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Oklahoma monks' Spartan life is Christian “witness to the world”

Monks at Clear Creek Abbey in Hulbert, Oklahoma, view their simple monastic life as a way to live out their faith as witnesses to the importance of a life focused on the Lord.
by Carla Hinton Modified: March 31, 2013 at 3:54 pm •  Published: March 31, 2013

“Therefore, I urge you, brothers and sisters, in view of God's mercy, to offer your bodies as a living sacrifice, holy and pleasing to God — this is your true and proper worship and do not be conformed to this world, but be transformed by the renewing of your mind, that you may prove what is that good and acceptable and perfect will of God.”

Romans 12:1-2

— When monks at Clear Creek Abbey don their simple black habits each morning, their day is patterned much like the one before: eight hours of prayer in Latin, basic meals and manual labor.

However, what springs forth from this routine — a focus on the Lord — is anything but mundane, the abbey's leader said.

Abbot Philip Anderson said this simple way of life is the way he and 40 other monks at the rural Cherokee County monastery are living out their Christian faith.

He said the disciplined, strict monastic life hearkens back to monastic living of yesteryear.

“It is a witness to the world — a witness to the existence of God,” Anderson said.

A simple life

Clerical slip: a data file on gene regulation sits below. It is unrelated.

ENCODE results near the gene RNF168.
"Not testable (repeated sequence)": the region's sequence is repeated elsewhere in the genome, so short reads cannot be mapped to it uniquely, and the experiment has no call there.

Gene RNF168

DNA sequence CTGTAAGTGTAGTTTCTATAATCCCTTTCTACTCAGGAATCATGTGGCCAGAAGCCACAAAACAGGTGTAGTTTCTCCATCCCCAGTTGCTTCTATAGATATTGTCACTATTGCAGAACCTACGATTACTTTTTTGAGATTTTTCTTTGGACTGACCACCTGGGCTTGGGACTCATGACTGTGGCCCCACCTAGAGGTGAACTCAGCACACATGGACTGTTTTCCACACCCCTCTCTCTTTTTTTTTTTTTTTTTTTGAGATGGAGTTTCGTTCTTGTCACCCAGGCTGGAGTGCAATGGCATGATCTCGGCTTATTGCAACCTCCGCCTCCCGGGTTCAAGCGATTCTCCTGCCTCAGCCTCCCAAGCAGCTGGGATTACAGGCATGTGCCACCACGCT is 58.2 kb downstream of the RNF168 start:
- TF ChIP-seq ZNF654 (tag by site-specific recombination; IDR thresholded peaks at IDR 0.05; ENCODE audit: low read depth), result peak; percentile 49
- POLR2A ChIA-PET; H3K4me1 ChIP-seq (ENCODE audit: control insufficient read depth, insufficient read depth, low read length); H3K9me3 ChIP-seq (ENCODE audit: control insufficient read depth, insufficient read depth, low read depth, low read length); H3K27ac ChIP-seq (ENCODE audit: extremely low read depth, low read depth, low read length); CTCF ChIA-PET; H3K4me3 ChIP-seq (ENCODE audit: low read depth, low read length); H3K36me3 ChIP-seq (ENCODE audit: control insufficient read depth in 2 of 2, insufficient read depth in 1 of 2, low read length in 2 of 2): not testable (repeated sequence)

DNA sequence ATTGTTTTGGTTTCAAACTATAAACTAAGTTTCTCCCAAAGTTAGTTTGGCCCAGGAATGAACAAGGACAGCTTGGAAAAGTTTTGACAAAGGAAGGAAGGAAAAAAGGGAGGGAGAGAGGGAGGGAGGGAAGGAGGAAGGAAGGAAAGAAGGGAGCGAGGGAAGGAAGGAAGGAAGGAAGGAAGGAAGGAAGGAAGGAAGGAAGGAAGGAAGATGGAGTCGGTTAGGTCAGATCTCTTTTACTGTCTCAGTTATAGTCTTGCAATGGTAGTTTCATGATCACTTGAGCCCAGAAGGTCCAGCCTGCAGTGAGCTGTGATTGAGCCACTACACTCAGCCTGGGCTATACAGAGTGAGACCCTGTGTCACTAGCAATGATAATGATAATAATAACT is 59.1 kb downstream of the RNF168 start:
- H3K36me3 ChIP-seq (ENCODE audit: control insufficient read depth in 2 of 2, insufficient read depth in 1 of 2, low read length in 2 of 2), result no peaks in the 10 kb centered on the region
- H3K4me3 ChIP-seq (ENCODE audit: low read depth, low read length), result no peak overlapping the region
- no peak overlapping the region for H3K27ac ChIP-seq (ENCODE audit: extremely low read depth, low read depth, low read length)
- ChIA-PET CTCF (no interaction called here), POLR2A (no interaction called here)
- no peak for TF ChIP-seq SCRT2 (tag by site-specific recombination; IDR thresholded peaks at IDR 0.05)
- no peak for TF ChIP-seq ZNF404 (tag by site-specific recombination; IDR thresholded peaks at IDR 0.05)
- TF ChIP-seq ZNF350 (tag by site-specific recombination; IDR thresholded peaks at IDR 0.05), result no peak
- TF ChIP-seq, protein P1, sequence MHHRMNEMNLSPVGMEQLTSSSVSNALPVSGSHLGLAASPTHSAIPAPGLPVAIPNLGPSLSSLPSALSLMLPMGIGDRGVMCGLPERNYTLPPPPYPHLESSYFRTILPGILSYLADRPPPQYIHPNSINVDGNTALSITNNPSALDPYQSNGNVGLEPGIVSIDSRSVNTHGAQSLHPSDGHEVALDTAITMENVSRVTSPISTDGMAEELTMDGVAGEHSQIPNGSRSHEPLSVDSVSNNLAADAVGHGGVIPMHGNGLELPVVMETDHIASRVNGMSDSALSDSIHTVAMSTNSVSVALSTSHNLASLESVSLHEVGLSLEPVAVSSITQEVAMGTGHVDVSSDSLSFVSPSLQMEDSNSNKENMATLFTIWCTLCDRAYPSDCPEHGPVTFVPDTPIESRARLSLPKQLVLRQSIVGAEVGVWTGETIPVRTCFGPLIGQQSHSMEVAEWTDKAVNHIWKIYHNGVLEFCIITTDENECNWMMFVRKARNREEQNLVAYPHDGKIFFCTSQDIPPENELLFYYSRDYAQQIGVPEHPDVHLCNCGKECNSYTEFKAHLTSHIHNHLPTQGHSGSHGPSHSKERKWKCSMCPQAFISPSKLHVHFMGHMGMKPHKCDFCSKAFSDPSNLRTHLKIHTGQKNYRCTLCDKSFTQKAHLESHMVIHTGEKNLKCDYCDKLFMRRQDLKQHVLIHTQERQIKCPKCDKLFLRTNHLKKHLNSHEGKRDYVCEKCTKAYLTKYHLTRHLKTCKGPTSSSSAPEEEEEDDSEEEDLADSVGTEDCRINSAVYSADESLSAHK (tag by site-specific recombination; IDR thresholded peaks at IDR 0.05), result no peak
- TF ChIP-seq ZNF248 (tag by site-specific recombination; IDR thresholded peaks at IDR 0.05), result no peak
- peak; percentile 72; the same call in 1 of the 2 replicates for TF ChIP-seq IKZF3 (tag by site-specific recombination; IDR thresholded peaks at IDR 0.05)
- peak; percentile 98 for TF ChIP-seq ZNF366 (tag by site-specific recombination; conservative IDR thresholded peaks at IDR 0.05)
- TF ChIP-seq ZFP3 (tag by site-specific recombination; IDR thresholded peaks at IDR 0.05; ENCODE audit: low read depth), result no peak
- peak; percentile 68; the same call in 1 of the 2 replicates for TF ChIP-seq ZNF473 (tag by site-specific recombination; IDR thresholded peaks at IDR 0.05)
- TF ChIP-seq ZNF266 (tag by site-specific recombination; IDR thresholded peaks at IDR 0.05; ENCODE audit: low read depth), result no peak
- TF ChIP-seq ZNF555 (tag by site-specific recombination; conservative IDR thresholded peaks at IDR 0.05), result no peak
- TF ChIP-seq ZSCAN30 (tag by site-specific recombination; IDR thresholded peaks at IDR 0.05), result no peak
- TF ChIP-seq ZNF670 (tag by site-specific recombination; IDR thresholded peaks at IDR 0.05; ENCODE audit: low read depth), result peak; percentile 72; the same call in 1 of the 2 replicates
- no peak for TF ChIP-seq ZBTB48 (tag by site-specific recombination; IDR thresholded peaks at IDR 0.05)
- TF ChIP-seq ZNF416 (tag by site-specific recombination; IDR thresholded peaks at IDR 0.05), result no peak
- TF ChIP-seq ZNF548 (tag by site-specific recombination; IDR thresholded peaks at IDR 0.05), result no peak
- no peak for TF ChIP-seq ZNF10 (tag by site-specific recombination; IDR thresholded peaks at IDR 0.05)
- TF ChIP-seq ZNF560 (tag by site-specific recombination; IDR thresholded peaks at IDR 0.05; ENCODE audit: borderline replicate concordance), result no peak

He said the simple way of life at the abbey is precisely what he had in mind when he chose to leave his life as a Kansas college graduate in the 1970s for a monastery in the heart of France. He said 31 young men from America just like himself chose to enter Our Lady of Fontgombault Abbey in France on the condition that they would become monks and eventually be sent back to the United States to found a monastery.

Only seven of the Americans, Anderson among them, of course, saw the plan come to fruition when Clear Creek Abbey was founded in 1999.

Anderson, 60, said at least one of the would-be monks left the monastery and later married while another went to work for a computer company in France. He said many of the others left because it was difficult to be away from their native country and adjusting to having to learn a new language and culture; plus the cold, damp winters were not easy.

Anderson said the seven Americans that helped found Clear Creek were joined by several Canadian and French monks for a total of 13. He said new members began coming right away, in part, because there are not many American monasteries that adhere to the type of spartan living of Clear Creek.

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by Carla Hinton
Religion Editor
Carla Hinton, an Oklahoma City native, joined The Oklahoman in 1986 as a National Society of Newspaper Editors minority intern. She began reporting full-time for The Oklahoman two years later and has served as a beat writer covering a wide...
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